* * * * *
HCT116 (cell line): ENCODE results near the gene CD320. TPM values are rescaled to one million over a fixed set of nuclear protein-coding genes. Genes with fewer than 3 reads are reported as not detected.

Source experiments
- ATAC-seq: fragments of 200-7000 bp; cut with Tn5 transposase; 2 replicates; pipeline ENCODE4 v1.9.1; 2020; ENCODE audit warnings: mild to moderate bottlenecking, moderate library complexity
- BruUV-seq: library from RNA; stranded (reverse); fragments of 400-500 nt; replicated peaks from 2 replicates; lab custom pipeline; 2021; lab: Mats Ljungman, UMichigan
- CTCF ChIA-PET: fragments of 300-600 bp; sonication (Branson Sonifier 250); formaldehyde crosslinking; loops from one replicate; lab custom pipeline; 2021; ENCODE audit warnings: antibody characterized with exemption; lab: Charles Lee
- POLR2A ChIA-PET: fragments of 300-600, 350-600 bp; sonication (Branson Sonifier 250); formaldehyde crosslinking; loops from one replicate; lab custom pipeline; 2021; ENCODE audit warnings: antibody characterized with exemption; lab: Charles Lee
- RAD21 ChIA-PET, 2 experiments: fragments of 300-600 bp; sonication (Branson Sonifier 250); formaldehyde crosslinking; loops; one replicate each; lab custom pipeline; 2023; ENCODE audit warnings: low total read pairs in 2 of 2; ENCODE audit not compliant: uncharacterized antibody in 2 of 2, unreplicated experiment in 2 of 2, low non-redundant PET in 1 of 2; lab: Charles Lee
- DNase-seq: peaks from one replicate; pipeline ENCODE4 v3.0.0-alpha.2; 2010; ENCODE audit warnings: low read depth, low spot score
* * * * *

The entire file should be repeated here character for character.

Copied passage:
HCT116 (cell line): ENCODE results near the gene CD320. TPM values are rescaled to one million over a fixed set of nuclear protein-coding genes. Genes with fewer than 3 reads are reported as not detected.

Source experiments
- ATAC-seq: fragments of 200-7000 bp; cut with Tn5 transposase; 2 replicates; pipeline ENCODE4 v1.9.1; 2020; ENCODE audit warnings: mild to moderate bottlenecking, moderate library complexity
- BruUV-seq: library from RNA; stranded (reverse); fragments of 400-500 nt; replicated peaks from 2 replicates; lab custom pipeline; 2021; lab: Mats Ljungman, UMichigan
- CTCF ChIA-PET: fragments of 300-600 bp; sonication (Branson Sonifier 250); formaldehyde crosslinking; loops from one replicate; lab custom pipeline; 2021; ENCODE audit warnings: antibody characterized with exemption; lab: Charles Lee
- POLR2A ChIA-PET: fragments of 300-600, 350-600 bp; sonication (Branson Sonifier 250); formaldehyde crosslinking; loops from one replicate; lab custom pipeline; 2021; ENCODE audit warnings: antibody characterized with exemption; lab: Charles Lee
- RAD21 ChIA-PET, 2 experiments: fragments of 300-600 bp; sonication (Branson Sonifier 250); formaldehyde crosslinking; loops; one replicate each; lab custom pipeline; 2023; ENCODE audit warnings: low total read pairs in 2 of 2; ENCODE audit not compliant: uncharacterized antibody in 2 of 2, unreplicated experiment in 2 of 2, low non-redundant PET in 1 of 2; lab: Charles Lee
- DNase-seq: peaks from one replicate; pipeline ENCODE4 v3.0.0-alpha.2; 2010; ENCODE audit warnings: low read depth, low spot score